Charity Aucitions in Corn Country Vs. Wine Country

I’ve always wondered what kind of charity auction parents who live in corn or cotton or soy bean country have to raise money for their local schools. The dinner and charity auction is the preferred method of raising funds, particularly for private schools, but also for public schools more and more.

In Wine Country we have a standard event: The Wine Dinner and Charity Auction. We parents pay $70 to $150 to go. We get a great meal, usually created by a local chef, then we bid on auction lots, primarily wine-related auction lots.

I’ve helped organize these events. I’ve called winery after winery and procured a number of very cool big bottles, vertical collections, special tasting certificates and such. All over wine country this sort of event occurs.

What do they do in Corn Country?

I bring this up because I got notice of the granddaddy of this kind of Wine Country event: The Justin Siena Wine Auction of Napa-Sonona. This school has raised more than $1 Million over the past six years alone through their annual auction and dinner. This year’s event happens on March 24 at Justin Siena High School in Napa.

Justin-Siena High School was founded forty years ago by the Dominican Sisters of San Rafael and the Christian Brothers of the San Francisco District. A number of "wine kids" attend the school. The upshot is a collection of KILLER wine-related auction lots. They even bring in the great wine auctioneer David Reynolds to get the bids going and going and gone.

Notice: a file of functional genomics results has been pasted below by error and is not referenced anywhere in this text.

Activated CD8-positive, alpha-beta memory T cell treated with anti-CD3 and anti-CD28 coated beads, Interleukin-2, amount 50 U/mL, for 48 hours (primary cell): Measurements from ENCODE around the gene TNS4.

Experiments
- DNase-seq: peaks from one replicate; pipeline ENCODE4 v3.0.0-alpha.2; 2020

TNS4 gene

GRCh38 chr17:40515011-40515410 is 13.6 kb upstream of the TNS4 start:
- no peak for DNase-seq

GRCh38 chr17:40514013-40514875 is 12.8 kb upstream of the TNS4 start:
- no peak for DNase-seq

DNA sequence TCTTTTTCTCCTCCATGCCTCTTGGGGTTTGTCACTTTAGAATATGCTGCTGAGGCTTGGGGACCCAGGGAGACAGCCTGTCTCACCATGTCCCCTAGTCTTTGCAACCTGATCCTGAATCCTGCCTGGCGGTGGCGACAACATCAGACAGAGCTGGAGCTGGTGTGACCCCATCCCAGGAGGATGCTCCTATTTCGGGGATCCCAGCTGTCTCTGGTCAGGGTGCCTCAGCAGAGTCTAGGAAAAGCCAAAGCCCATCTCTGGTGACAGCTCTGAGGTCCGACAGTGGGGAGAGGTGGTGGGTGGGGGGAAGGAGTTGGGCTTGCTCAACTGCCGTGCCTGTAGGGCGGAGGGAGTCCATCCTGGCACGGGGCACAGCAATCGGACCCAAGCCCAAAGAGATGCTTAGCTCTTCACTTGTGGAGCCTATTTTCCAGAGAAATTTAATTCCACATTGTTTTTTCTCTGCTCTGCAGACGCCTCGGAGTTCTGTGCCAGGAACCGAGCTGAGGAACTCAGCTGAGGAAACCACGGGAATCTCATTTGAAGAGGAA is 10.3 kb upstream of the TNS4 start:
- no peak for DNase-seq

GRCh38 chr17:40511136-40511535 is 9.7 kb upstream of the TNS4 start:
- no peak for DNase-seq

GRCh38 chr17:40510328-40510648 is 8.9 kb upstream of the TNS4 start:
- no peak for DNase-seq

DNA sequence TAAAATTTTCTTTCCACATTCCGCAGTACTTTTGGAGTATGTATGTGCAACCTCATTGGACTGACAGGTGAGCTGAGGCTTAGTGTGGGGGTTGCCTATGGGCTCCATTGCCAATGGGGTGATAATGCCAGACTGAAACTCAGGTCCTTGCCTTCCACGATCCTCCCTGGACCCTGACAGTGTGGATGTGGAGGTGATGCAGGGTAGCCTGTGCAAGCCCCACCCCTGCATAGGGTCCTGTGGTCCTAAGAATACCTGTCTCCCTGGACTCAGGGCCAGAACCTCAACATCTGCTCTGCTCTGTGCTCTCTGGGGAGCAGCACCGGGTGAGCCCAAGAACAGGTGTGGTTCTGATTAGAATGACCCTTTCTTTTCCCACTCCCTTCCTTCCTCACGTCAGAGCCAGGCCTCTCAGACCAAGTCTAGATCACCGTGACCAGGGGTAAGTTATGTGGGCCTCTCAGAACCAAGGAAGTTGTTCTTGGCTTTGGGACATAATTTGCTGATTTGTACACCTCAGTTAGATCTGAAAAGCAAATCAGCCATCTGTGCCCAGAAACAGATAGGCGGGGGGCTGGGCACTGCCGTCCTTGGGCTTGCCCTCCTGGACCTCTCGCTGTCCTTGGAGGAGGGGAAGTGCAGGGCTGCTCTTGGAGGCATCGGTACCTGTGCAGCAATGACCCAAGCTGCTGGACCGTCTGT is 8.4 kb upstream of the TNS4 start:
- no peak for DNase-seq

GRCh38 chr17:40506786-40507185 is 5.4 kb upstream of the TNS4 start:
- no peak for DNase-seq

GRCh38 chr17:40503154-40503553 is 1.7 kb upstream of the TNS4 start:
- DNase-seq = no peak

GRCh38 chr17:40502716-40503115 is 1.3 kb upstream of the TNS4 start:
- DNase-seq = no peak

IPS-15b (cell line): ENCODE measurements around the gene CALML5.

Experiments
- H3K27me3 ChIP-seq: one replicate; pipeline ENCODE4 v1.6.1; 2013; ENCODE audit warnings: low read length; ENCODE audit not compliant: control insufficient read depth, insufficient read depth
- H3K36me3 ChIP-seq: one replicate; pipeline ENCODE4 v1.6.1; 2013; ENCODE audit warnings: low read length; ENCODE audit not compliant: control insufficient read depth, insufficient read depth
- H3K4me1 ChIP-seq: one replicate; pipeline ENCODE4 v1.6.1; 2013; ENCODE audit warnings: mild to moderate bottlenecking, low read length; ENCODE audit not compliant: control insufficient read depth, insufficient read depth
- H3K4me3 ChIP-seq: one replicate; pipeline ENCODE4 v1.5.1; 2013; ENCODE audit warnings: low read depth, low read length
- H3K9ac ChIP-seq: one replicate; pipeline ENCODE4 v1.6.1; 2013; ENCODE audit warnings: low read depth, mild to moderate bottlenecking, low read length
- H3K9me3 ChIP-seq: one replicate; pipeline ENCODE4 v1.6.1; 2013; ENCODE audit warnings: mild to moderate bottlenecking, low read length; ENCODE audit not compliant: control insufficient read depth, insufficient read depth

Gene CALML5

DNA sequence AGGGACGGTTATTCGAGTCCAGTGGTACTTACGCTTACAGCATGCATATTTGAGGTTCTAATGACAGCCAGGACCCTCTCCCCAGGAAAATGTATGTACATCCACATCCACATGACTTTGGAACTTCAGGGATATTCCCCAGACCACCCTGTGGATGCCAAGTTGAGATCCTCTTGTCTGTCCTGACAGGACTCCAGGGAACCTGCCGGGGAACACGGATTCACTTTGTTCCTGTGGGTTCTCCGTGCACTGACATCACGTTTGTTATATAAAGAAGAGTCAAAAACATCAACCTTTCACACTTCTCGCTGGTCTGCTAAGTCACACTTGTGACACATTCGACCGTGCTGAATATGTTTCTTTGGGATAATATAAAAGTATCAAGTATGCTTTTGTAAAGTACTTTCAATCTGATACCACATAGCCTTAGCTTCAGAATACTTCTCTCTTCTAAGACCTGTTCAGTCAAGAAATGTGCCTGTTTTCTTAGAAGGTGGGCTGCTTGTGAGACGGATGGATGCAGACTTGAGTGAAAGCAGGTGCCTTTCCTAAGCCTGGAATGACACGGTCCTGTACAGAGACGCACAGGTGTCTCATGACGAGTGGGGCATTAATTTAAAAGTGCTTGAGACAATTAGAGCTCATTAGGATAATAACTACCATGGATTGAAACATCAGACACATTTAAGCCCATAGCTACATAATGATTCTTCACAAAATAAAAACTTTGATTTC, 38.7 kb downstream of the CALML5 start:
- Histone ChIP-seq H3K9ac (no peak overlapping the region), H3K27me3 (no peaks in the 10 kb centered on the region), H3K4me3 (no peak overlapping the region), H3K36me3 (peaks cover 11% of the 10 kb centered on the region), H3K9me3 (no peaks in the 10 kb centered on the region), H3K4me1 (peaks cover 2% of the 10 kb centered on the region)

While you want to have big bidders at these kind of events, I’ve always found that the key is to have lots (usually the silent type) that anyone attending can afford to bid on. No matter their means, folks like to walk away from these kind of events having won a lot, even if it’s not a vertical collection of Screaming Eagle magnums.
Still, I’m wondering how they do it in Corn Country and Soy Bean Country. Does there exist a very special plot of land in Corn Country from which extraordinarily high quality bushels of corn emerge and that have specific terroir-based characteristics that would lead a number of parents would bid on them?

Posted In: Culture and Wine


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